Producing Countries

The most important ruby deposits are found in Myanmar, Tanzania, and Mozambique. Other sources of ruby include Thailand, Vietnam, Sri Lanka, Pakistan and Afghanistan.

Advanced laboratory testing can help determine the geographic origin of some rubies. Certain localities, such as Myanmar, can command a premium on today’s ruby market.

Ruby crystals can be found in metamorphic and alluvial deposits. Rough ruby crystals usually present as short, six-sided, prismatic shapes.  However, those found in alluvial deposits that have spent extended periods being transported by rivers may appear as water worn pebbles. 

Is ruby treated?

Ruby is routinely heated to improve its colour by eliminating brown or blue nuances.  This treatment is permanent and is considered acceptable by the gem-trade.

Some lower quality rubies may contain numerous surface-reaching fractures. These rubies can be treated by filling the fractures with various substances (most commonly lead glass) in order to make the fractures less visible. Rubies treated in this way will have a significantly lower value than an untreated or simply heated ruby of similar appearance. This treatment is not permanent and acids commonly used in jewellery making and cleaning can damage the glass filling. This type of treatment is easily detected by gemmologists and must always be disclosed when selling, as it is not stable.  Pierres de Charme does not buy or sell lead glass fracture filled rubies.

Ruby in jewellery

Due to its very durable nature, ruby is well suited for all types of jewellery. Ruby remains one of the most desirable and valuable gems of the world. It is also the birthstone for the month of July.

Value and quality criteria

 Colour is the most important quality criteria for ruby.  Both ruby and pink sapphire owe their colour to trace amounts of chromium in their structure.  Essentially, the colour pink is just a less saturated red so the line separating pink and red is fluid at best and many rubies show slight hints of pink. The most desirable colour for ruby is a vibrant red known as pigeon’s blood. As specific colours are difficult to define this term used for colour designation has been the subject of much debate in the gemstone industry.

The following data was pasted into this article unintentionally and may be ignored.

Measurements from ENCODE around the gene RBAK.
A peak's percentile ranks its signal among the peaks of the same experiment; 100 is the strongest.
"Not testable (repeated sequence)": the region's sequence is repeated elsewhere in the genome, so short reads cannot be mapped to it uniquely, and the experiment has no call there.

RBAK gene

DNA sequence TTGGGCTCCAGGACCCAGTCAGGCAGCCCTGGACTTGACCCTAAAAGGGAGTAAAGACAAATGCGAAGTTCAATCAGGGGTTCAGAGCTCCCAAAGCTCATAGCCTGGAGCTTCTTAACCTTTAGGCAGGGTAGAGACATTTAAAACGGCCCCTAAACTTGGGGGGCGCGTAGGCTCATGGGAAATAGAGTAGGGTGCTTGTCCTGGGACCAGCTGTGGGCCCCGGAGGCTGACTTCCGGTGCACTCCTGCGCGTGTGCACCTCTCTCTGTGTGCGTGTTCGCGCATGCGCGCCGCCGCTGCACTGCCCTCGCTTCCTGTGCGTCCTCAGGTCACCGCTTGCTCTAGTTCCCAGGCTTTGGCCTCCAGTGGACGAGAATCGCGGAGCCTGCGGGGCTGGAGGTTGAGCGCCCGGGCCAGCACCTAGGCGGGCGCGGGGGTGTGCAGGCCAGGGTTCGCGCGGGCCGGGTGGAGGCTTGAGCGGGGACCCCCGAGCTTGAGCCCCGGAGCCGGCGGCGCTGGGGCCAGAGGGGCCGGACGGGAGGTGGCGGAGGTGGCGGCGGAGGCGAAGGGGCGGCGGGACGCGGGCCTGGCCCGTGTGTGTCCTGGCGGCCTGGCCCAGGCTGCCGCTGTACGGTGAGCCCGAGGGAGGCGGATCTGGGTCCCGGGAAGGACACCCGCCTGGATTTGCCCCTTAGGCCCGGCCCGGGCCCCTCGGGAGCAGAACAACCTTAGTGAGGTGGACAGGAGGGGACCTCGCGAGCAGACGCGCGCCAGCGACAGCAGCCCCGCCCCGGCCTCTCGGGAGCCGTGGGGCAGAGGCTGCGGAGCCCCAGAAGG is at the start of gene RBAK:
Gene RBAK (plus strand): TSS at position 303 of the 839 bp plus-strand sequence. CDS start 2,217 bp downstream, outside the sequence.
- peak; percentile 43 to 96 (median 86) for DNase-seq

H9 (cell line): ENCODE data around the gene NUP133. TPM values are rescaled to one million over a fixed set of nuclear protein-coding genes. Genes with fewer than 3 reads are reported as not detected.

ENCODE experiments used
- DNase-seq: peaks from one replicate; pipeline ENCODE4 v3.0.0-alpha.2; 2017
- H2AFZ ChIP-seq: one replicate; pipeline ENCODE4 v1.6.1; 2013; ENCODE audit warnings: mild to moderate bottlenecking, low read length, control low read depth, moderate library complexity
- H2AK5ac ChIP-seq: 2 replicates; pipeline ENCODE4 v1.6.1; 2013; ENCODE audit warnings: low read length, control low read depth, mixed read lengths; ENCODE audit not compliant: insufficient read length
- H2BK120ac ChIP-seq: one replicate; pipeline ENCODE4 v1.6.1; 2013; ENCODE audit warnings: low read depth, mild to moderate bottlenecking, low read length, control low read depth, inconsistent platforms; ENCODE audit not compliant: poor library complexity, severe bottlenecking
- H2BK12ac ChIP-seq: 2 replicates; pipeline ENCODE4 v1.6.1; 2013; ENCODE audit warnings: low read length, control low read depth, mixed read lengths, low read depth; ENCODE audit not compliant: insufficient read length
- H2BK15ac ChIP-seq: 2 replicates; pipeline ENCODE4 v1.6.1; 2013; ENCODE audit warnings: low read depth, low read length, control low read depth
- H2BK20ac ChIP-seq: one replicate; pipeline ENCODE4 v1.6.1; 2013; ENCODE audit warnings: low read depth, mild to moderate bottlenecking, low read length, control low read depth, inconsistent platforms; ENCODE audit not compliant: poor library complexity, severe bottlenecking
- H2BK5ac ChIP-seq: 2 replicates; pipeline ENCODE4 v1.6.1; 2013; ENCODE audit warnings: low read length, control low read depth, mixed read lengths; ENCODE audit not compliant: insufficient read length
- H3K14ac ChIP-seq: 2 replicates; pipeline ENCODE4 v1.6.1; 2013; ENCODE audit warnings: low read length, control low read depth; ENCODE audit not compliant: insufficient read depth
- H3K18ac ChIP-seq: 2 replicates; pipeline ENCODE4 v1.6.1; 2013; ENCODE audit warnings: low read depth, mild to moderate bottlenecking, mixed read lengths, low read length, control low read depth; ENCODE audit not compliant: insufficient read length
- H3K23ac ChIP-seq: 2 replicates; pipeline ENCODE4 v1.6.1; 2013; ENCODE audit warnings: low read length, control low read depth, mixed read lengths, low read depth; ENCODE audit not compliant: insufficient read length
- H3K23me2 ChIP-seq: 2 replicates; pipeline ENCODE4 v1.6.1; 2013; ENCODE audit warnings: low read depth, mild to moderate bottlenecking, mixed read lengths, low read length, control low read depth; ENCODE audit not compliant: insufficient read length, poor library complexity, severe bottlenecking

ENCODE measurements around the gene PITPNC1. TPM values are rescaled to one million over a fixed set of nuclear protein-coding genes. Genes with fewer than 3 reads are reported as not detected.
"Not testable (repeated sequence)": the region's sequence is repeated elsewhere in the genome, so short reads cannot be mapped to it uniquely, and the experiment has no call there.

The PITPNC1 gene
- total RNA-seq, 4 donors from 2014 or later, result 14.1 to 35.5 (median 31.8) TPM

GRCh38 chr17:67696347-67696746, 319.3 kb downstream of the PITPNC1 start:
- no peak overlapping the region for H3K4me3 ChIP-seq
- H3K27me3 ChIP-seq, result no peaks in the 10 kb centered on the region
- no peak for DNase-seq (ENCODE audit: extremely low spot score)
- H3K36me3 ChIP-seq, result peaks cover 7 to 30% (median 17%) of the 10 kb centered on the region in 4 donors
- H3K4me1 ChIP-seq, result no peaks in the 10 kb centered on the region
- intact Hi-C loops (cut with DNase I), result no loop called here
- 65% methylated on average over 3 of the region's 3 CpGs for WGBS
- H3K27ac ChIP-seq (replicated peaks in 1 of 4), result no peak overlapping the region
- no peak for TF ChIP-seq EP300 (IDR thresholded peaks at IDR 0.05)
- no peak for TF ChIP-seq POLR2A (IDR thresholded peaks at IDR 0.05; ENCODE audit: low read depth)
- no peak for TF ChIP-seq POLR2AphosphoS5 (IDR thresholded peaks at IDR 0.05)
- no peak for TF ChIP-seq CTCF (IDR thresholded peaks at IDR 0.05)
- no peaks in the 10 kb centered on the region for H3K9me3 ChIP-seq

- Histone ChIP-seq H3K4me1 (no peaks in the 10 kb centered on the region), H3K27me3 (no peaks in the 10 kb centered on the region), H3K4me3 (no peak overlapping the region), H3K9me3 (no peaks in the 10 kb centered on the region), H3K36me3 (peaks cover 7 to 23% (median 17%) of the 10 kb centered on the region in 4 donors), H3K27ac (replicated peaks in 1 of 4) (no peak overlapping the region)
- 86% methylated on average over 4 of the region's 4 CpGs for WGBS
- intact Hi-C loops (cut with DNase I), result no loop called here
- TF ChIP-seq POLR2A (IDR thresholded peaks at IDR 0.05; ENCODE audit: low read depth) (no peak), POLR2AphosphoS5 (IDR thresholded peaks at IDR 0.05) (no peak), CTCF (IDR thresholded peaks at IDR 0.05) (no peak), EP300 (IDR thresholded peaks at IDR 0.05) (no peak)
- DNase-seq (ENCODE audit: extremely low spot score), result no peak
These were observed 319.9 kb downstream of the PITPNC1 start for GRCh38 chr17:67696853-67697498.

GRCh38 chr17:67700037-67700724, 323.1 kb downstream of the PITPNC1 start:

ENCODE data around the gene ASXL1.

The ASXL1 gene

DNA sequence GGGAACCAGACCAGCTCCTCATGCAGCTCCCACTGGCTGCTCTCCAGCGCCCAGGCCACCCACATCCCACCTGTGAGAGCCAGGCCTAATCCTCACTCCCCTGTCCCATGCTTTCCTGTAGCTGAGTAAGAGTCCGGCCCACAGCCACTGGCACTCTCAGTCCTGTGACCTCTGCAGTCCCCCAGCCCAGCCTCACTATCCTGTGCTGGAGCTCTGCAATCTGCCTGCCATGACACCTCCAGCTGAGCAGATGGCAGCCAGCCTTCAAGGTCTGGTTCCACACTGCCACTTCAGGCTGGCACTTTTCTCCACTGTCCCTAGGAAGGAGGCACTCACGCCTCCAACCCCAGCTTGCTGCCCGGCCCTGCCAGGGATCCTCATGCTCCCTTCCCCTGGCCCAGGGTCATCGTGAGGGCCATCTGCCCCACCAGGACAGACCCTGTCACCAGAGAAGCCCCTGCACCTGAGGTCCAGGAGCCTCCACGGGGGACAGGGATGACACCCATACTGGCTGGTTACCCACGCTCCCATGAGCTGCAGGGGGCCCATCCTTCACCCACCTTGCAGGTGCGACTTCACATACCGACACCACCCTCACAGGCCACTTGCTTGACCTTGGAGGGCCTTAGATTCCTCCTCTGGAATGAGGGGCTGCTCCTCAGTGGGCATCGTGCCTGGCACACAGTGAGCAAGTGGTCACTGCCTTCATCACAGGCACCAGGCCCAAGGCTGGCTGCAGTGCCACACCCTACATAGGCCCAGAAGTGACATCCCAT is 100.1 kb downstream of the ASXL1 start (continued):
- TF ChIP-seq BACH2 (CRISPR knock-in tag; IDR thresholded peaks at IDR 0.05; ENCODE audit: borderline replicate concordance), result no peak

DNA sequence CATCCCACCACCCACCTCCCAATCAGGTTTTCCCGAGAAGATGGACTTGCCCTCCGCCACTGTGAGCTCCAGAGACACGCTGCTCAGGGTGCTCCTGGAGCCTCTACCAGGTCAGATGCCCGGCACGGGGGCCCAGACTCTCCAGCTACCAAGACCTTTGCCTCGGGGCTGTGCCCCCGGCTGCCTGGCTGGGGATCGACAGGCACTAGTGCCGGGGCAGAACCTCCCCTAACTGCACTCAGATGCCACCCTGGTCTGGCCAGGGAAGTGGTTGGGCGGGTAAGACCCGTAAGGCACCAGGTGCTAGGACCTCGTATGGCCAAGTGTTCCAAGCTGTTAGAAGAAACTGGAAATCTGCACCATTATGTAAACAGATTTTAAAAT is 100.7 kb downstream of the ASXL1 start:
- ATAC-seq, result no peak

A ruby’s clarity will also have an impact on the value of the stone. Heavily included stones may have a milky or hazy appearance. Quality rubies should be well cut to maximize the stone’s brilliance.

Fun Fact

The Sanskrit word for ruby is ratnaraj, which means “the king of precious stones”.  The word ruby comes from the Latin word rubeus, meaning red.

Hughes, R. W. (n.d.). Padparadscha Sapphire • Ownership of Words • Lotus Gemology. Retrieved July 19, 2016, from http://www.lotusgemology.com/index.php/library/articles/132-ownership-of-words-an-essay-on-padparadscha-sapphire

Gem property Chart A [Chart]. (n.d.). In Gemological Institute of America (GIA). 1992

(2010). Cor-1. In Cours de base en gemmologie Gem-A. London.

(2010). Cor-1. In Cours de base en gemmologie Gem-A. London. 

Ruby History and Lore. (n.d.). Retrieved July 19, 2016, from http://www.gia.edu/ruby-history-lore